The old inhabitants of this place, who were present at the time, agree that the experimental trip was made in August, 1829. John Torry informs me that he finds in the books of his father, Jason Torry, a charge against the Delaware and Hudson Canal Company, dated August 3, 1829, for labor of men and horses, drawing stones, 'this day,' to load a railroad-car. This car, loaded with stone, is understood and believed to be the one which was to be attached to the locomotive on its trial trip. I find many, who were present at the time, remember the car-load of stone designed to be attached to the locomotive on its trial-trip. At the celebration, on the day the experiment was made, a young man, by the name of Alva Adams, had his arm badly shattered by the premature discharge of the cannon which was used. Dr. E. T. Losey, who is now living here, assisted in amputating the arm and afterward attended the patient. Dr. Losey finds the charge on his books, for amputating, dated August 8, 1829. The trial-trip, no doubt, took place some time from the 3d to the 8th of August, 1829. Dr. Losey thinks the arm was amputated the same day on which the injury was received; but says he might have omitted to make the charge for three or four days, but is not certain of this.

I have had the file of letters for 1829 examined, at our office in New York, without finding any letters from John B. Jervis or Horatio Allen which fix the date of the experiment. I am of opinion that there were such letters, and that they have been lent to some previous explorer, who has failed to return them.

John B. Jervis's annual report for 1829 I have examined (it is now in our New-York office); but, while he speaks of the causes of failure as to the success of the locomotive, he does not give the day on which the experiment was made.

I am sorry that I am unable to fix the exact day on which the trial trip of the first locomotive was made, but there is no doubt it occurred some time from the 3d to the 8th of August, 1829. Yours very truly,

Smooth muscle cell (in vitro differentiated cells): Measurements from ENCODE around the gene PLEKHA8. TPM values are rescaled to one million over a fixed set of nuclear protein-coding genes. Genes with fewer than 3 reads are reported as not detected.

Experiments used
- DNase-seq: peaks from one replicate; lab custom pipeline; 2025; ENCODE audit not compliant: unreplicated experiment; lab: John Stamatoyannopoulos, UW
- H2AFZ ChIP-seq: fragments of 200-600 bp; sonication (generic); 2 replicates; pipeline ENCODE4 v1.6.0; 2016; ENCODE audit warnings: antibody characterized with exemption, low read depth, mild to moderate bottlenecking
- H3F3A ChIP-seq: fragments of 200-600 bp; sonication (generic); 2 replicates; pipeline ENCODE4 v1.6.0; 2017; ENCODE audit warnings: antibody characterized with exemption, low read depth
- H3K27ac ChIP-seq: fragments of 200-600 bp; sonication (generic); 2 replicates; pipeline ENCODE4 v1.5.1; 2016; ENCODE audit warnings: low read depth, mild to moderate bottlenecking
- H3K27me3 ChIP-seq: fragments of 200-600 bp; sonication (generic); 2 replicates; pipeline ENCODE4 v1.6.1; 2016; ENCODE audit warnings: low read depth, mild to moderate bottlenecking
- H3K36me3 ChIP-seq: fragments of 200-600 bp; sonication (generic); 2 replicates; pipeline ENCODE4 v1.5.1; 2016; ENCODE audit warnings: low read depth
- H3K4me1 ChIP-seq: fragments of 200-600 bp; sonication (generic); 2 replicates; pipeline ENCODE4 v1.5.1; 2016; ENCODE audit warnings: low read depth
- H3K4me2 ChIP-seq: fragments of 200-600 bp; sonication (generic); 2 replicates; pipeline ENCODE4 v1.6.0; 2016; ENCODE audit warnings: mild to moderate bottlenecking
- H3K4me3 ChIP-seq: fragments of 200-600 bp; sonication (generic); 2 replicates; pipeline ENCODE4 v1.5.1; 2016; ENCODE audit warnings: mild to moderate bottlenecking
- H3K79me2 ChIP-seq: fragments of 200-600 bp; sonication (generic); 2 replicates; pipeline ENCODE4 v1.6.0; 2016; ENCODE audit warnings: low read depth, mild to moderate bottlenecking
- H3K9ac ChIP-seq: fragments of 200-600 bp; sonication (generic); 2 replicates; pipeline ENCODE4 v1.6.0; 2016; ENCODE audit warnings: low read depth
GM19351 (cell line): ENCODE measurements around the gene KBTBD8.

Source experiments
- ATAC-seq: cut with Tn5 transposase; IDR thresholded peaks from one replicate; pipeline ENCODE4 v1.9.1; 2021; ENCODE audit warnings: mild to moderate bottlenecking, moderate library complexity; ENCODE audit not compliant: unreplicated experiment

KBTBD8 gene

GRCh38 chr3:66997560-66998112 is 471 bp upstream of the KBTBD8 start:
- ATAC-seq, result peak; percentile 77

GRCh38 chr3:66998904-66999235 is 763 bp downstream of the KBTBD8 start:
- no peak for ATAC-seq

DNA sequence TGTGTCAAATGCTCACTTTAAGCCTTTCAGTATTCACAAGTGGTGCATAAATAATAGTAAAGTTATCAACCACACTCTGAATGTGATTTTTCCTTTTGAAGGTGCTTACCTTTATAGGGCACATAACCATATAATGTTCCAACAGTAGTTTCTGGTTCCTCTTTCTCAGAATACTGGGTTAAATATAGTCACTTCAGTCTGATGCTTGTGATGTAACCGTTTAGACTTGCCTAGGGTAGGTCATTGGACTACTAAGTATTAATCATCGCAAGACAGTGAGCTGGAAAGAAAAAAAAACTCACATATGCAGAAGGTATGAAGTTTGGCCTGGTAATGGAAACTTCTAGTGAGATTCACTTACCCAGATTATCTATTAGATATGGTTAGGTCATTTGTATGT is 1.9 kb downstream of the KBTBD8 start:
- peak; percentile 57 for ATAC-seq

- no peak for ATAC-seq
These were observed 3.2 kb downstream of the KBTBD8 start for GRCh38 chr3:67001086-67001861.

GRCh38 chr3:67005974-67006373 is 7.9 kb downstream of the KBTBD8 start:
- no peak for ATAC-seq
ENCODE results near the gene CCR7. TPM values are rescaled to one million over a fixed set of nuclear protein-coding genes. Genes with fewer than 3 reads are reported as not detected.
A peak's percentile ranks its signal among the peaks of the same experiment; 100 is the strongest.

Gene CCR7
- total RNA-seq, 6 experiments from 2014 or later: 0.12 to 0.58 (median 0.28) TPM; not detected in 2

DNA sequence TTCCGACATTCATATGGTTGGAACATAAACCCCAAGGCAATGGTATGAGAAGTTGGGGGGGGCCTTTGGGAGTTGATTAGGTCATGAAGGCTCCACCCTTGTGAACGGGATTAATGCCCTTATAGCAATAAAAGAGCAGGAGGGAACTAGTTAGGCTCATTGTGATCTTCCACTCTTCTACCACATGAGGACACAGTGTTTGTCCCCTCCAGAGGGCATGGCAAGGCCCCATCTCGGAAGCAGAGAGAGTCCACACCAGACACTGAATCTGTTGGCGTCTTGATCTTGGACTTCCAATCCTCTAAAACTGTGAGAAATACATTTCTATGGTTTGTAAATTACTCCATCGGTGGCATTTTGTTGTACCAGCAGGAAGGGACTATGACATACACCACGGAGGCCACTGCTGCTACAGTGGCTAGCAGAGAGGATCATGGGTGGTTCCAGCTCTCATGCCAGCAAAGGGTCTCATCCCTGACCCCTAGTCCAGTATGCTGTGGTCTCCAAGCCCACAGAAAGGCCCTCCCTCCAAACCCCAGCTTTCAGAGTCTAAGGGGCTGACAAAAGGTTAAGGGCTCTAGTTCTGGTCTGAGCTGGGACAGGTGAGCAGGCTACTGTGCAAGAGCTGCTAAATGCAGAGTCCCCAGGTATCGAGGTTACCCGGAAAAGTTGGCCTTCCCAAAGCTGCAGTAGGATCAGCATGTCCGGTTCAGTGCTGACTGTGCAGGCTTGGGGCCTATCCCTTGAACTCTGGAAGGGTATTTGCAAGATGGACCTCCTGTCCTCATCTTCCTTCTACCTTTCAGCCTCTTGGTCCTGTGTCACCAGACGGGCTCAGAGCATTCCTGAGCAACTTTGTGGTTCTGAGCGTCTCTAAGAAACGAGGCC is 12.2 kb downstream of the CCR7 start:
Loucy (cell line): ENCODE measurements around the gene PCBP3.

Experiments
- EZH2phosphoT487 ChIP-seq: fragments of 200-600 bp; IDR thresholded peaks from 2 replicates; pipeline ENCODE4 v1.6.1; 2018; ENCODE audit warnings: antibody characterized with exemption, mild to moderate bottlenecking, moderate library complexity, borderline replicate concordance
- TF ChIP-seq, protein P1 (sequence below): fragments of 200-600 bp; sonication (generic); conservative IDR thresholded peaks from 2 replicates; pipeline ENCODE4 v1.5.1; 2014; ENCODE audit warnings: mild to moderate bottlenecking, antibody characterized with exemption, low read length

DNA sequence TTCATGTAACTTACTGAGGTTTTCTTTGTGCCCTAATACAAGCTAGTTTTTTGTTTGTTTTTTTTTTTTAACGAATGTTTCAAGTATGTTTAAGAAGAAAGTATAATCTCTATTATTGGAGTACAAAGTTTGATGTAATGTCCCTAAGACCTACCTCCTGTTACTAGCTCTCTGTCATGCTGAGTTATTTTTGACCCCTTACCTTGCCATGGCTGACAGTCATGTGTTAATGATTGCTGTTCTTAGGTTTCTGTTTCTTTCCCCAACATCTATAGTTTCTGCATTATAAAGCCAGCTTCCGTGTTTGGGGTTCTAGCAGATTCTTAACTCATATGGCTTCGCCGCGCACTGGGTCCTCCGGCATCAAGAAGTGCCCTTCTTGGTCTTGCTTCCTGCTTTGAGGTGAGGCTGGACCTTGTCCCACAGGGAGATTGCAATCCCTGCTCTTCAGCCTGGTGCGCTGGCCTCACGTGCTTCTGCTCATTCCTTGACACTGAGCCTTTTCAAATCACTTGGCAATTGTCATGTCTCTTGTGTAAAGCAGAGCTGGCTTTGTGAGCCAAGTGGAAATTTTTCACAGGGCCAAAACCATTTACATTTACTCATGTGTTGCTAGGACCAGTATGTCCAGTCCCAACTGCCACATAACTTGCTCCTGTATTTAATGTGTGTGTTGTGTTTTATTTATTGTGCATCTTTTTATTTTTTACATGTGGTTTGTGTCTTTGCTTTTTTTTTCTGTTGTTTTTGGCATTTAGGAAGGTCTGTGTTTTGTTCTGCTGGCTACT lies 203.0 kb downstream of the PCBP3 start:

General Superintendent.

Determined to leave no stone unturned and no effort untried to establish the exact day the first locomotive was run upon a railroad in America, the author (taking the hint from Mr. Young's letter) addressed the postmaster of Montrose, relative to the old file of newspapers said to be in existence, stating the object of his inquiry. In a few days he received a reply from a lady, Miss Emily C. Blackman, offering her aid and services in examining the said file, and through her energy and perseverance he received much valuable information, by following which, he was rewarded with complete success. In one of Miss Blackman's letters, she corroborates Mr. Young's information, by the following extract from the Montrose paper:

Melancholy Accident. We are informed that a young man, by the name of Adams, was severely injured on Saturday last, at Honesdale, by the sudden and unexpected discharge of a cannon. Adams and others were engaged in firing signals on starting the locomotive-engine.

From the Dundaff Republican, but no date.

Through the kindness of Miss Blackman, the author learned that a file of the Dundaff Republican of 1829 could be obtained from Dilton Yarrington, Esq., of Carbondale; who, on application, kindly forwarded the same to the author. From this file, under date of Thursday, August 13, 1829, we extract the following:

"Melancholy Accident.—We are informed that a young man, by the name of Adams, was severely injured on Saturday last, at Honesdale," etc., etc.